Sounds about right? Well no, not really. I would advise the cynical Magic player to modify their head chart to look like this:

White = Justice
Blue = Primal
Black = Shadow
Red = Fire
Green = Time

This describes which Magic color each Eternal color most closely resembles. This is not, however, the full story, not by any means. Let’s examine each of Eternal’s factions in detail.


TorchOni RoninMagma JavelinKaleb, Uncrowned Prince

PRIMARY TRAITS OF FIRE: Charge, direct damage, efficient spot removal, Exhaust, Grenadin, Overwhelm, Reckless, Relic Weapons, Warcry
SECONDARY TRAITS OF FIRE: limited card advantage, Quickdraw, sacrificing units, struggles against large units, Weapons

Of all the Magic color comparisons, Fire -> Red is easily the most accurate. Like Red in Magic, Fire is the most aggressive faction in Eternal. Its key mechanics (Charge, Exhaust, Overwhelm, Reckless, Warcry) are all based around attacking, and its suite of direct damage options is unmatched in both depth and efficiency.

The primary difference between Fire and Red is that Fire does not have any damage based sweepers. Relic Weapons, which Fire has many of, are also exclusive to Eternal, and help reinforce its identity as the best faction for killing small units individually. Fire’s weaknesses include few card draw options, the life loss that comes with using Relic Weapons, no sweepers, weak answers to high toughness units, and a general inability to play effectively from behind.


Initiate of the SandsTeleportSandstorm TitanTalir, Who Sees Beyond

PRIMARY TRAITS OF TIME: Ambush, big units, bounce, Destiny, Echo, fixing, Health gain, Killer, poor removal options, ramp, Silence
SECONDARY TRAITS OF TIME: answering Attachments, Deadly, Empower, Endurance, Fate, Fliers with low Attack, Overwhelm

Time is the faction of dinosaurs and deserts, of big beaters and even bigger beats. It is the only color in Eternal that can bridge you into other colors, has the biggest units on average, has the most Silence cards, and is the best at gaining Health. Time also has access to Decay, which is one of the few ways in Eternal to answer problematic attachments.

Where Time falls short is interaction; Time relies on bounce and the Killer mechanic to deal with enemy units. If you need something dead, Time is arguably the worst faction in the game. Time is very similar to Green in Magic in this regard, and has many similar strengths to Green as well (fixing, ramp, sizing, etc). Time is also the only faction without any Relic Weapons.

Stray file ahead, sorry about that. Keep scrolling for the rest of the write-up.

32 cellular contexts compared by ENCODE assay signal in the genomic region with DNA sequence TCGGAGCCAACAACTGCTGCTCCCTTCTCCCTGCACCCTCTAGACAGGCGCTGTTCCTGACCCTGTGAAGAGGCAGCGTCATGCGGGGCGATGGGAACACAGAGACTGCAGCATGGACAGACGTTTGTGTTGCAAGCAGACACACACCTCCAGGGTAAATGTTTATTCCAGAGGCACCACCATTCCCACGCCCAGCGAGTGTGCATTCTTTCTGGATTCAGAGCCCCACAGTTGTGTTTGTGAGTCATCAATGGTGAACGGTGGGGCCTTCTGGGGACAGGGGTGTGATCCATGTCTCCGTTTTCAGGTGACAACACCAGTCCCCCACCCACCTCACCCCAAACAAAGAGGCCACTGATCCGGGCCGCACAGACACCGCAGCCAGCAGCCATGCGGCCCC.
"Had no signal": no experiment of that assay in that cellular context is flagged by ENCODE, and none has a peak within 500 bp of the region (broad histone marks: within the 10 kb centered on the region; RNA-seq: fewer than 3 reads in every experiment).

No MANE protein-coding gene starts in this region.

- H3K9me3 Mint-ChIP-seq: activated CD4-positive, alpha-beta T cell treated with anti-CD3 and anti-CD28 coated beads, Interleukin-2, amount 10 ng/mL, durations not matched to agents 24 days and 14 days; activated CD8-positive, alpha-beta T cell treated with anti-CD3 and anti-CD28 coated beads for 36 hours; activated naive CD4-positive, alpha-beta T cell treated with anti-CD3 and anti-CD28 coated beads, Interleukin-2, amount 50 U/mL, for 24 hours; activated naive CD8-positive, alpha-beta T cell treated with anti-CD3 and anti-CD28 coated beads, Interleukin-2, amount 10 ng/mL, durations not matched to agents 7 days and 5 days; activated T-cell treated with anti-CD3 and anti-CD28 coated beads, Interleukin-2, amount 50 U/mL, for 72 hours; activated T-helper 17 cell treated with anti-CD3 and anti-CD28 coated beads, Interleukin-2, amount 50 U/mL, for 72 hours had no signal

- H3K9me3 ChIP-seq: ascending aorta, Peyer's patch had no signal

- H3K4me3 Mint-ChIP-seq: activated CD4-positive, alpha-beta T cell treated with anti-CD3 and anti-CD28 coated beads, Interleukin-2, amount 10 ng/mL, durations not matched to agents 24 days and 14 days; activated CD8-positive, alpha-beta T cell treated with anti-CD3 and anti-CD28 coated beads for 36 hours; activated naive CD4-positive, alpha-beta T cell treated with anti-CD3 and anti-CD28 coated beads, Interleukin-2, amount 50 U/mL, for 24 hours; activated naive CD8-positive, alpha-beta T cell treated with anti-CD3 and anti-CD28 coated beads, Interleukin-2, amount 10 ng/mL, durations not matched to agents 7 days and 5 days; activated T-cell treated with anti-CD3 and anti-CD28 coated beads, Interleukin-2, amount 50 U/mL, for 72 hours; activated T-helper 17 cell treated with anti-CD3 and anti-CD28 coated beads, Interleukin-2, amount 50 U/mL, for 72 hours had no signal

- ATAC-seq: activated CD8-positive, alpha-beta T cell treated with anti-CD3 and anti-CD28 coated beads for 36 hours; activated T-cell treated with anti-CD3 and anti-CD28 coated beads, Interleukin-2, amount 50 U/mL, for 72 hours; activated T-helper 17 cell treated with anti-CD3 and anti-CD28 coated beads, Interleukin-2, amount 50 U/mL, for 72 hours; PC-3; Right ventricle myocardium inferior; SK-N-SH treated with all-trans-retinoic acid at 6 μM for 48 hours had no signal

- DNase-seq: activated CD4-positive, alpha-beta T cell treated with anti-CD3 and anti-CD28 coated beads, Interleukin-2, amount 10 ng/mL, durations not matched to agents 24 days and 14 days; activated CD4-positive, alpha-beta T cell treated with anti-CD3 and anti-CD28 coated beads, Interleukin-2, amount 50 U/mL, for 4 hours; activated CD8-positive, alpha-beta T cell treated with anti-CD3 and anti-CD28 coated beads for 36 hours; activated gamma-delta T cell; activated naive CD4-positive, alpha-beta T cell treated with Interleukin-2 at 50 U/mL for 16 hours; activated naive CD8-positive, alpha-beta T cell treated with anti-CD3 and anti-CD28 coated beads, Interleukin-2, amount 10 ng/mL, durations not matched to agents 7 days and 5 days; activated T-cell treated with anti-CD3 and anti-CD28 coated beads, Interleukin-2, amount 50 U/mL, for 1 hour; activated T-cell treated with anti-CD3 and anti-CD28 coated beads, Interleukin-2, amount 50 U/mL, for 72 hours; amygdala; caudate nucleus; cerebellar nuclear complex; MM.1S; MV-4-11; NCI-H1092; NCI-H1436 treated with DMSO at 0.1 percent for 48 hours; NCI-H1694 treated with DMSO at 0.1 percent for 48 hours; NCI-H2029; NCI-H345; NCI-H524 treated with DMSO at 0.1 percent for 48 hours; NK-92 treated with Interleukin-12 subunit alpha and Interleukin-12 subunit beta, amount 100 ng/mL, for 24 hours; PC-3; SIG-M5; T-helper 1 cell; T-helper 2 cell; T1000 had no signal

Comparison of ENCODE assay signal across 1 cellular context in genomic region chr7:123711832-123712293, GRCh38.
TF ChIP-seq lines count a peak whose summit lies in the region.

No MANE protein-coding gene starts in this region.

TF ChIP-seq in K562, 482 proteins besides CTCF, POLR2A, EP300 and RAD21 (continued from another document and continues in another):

Crownwatch Paladin Hammer of MightHarsh Rule Rolant, the Iron Fist

PRIMARY TRAITS OF JUSTICE: Aegis, Armor, buffs, efficient units, Endurance, Empower, Harsh Rule, Warcry, Weapons
SECONDARY TRAITS OF JUSTICE: debuffs, drawing Sigils, Flying, limited spot removal options, poor card advantage, Relic Weapons, Silence

Justice is easily the faction that is most at odds with itself. Most Justice cards encourage you to play aggressively, and Justice has some of the best early beatdown units in the game (District Infantry, Crownwatch Paladin, Valkyrie Enforcer, etc) and some excellent Weapons for them to wear (Hammer of Might is particularly gross).

However, Justice isn’t just a straightforward beatdown color; it is also the only faction with access Harsh Rule, Eternal’s sole unconditional sweeper. Justice offers Control decks some additional tools in the form of Vanquish and Relic Weapons too. This duality allows Justice to play many different roles in Ranked decks, although in Draft Justice is usually an aggressive color.


Static BoltWisdom of the EldersJotun Warrior Eilyn, Queen of the Wilds

PRIMARY TRAITS OF PRIMAL: card draw, copying units, direct damage, Echo, Fate, Flying, inefficient units, negating Spells, Stun, transforming units

Primal has the most Flying units, typically better card draw than other factions, additional card advantage in Echo, and Stun (which is similar to “tap and doesn’t untap in Magic”, a Blue/White trademark) as a primary offensive/defensive mechanic. Primal is also behind only Fire in dealing direct damage, with many great burn spells ranging from the trusty Static Bolt to the ridiculously over the top Channel the Tempest.

Primal most closely resembles Blue from MTG, but is distinct in one important way; thanks to Primal’s suite of burn spells (especially Lightning Storm) and Polymorph, Primal is very capable of directly killing enemy units. Blue, on the other hand, is notoriously poor at directly dealing with threats. Blue generally must rely on bounce and/or counterspells to keep the opponent’s board clear, and as such can struggle immensely if it falls behind.